What is it?
It’s a garden that is deliberately planted to mimic a natural forest ecosystem, except that the species chosen are mainly edible rather than (or as well as) decorative. Some will be chosen for other reasons though – for example firewood, nitrogen fixing or medicines.
“Imagine a garden that needs no weeding, watering, digging or feeding and can be left to look after itself for weeks, even months, on end.” – excerpt from Jill Tunstall’s article the Garden of the Future? from the Guardian.
So a forest garden is sustainable garden using diverse, perennial edible species, based upon the structure of native woodland, which means that there are layers – from the tops of trees down to the ground, and to the roots under it. Seven layers are generally identified:
- canopy trees – standard large trees
- smaller shade tolerant trees, from dwarf stock, for fruit and nuts
- shrubs and bushes such as currants and gooseberries
- herbaceous layer of perennial herbs and vegetables
- groundcover plants
- underground layer – root crops
- vertical layer of climbers and vines, beans etc, trained to climb up the trees and bushes
Forest gardening is an ancient practice; there is evidence that people (and animals) have consciously shaped the forests in which they lived for millennia.
In tropical Asia, China and Africa, complex forest gardens have existed for thousands of years. In the UK most of the temperate forest was lost a long time ago – cleared for monocultures of grain crops, grazing or felled for building ships and housing.
Forest gardening pioneer Robert Hart visited tropical forest gardens, studied ecology, and then used his knowledge to create the first temperate forest garden in Shropshire in the 1970s. He also wrote the first books on the subject. His work has been the inspiration for the UK forest gardening movement and many people have built upon his work, refining and adding to the theory and practice.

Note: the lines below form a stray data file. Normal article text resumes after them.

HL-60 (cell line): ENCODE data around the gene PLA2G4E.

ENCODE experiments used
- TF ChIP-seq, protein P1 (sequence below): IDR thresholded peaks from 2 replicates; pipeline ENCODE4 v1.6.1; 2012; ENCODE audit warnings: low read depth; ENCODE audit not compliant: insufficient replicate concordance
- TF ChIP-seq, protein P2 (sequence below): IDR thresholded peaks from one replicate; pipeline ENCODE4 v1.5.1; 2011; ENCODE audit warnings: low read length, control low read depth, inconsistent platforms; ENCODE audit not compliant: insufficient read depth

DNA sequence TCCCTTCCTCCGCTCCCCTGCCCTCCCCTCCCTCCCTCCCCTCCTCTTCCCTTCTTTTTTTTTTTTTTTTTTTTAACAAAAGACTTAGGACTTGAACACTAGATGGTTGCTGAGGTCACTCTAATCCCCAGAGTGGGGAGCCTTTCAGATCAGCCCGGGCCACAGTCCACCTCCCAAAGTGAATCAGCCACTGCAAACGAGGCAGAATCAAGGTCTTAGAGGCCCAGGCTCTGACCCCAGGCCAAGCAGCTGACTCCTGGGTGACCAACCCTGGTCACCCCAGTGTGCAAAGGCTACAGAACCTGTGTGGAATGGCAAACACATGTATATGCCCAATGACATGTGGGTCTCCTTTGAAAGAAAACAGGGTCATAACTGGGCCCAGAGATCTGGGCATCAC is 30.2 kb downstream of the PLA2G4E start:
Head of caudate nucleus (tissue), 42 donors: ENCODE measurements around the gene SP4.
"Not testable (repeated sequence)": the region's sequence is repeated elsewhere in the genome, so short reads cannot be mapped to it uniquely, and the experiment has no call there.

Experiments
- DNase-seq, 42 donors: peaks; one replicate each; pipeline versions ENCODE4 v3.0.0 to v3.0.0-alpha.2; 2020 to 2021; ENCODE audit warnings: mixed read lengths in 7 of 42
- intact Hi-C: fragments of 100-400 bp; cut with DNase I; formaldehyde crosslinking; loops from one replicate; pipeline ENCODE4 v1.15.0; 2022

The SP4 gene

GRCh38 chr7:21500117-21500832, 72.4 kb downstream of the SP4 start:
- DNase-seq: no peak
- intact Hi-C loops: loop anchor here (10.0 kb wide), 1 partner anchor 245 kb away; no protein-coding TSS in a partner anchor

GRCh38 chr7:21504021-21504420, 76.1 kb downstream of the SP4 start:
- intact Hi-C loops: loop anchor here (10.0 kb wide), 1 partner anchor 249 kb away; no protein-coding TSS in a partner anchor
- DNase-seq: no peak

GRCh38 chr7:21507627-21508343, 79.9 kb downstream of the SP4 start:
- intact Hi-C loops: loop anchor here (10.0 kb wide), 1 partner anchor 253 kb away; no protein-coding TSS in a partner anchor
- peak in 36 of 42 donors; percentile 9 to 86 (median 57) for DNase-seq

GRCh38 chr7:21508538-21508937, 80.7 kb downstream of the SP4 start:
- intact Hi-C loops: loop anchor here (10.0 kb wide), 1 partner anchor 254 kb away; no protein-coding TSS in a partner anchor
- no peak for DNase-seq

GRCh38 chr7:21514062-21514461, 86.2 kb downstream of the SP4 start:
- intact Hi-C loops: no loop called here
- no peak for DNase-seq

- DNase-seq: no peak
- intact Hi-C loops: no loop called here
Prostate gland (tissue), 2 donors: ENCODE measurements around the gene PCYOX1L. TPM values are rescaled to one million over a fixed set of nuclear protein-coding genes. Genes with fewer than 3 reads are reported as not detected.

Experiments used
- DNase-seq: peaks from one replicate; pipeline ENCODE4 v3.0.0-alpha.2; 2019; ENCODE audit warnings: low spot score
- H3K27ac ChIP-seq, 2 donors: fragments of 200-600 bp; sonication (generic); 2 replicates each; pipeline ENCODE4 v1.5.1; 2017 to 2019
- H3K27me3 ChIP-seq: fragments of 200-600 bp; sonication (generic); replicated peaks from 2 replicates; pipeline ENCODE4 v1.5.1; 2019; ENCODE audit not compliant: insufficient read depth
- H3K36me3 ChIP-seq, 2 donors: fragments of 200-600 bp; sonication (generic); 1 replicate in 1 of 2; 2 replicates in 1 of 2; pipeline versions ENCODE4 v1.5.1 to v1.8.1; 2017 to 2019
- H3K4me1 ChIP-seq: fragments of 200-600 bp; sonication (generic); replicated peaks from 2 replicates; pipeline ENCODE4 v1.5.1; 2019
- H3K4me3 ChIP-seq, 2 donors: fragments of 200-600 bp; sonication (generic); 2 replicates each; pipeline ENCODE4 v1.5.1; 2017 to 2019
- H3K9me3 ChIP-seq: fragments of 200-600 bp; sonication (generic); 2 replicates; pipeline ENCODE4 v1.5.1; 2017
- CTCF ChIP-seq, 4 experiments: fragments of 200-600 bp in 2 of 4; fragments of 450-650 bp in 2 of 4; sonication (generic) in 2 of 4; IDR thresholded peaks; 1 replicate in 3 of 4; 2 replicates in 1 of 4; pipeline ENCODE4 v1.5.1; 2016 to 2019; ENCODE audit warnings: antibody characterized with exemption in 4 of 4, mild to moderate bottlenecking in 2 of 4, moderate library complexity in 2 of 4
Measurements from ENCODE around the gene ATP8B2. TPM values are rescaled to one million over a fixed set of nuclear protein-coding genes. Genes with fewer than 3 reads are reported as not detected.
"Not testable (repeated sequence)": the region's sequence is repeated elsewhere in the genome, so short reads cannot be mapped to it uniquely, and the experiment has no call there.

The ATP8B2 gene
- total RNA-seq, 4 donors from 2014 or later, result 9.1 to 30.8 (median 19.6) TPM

There are now approximately 60 forest gardens (often also called ‘home gardens’) in the UK. Most of these are less than ten years old and small scale (0.25-2.5 acres).
Robert Hart’s forest garden
What are the benefits?
At present most of our food needs are met by giant agri-businesses who use monoculture systems to produce fruit and vegetable crops. These systems are heavily oil and chemical dependent and are slowly eroding and polluting our soils and water courses. Farming may need to change radically quite soon though as oil is used faster than it is discovered.
The benefits of forest garden systems are many:
- resilient, withstanding drought and flooding through well-developed root and mycorrhizal networks
- maintain soil fertility and can be used to reclaim soils that have been polluted
- control soil erosion and water runoff
- provide their own nutrient requirements, through annual leaf fall, the planting of deep-rooting mineral accumulators (e.g. comfrey) and nitrogen-fixing plants and trees such as Eleagnus, alder and clovers, avoiding the need to constantly import materials, or use chemicals
- low maintenance once established
- the food they provide is nutrient rich and diverse, promoting good health
- excellent for wildlife, creating a variety of habitats and attracting beneficial insects
- can prevent or remedy soil salinization and acidification
- utilize sunlight far more effectively than monoculture systems
- attractive, and provide great spaces for play, education and relaxation
A few examples of typical produce from a forest garden:
Trees: apple, pear, cherry plum, quince, mulberry, medlar, peach, chestnut, pine nut, almond, hazelnut, juneberry, strawberry tree, pawpaw, blue bean, persimmon, bladdernut, snowbell tree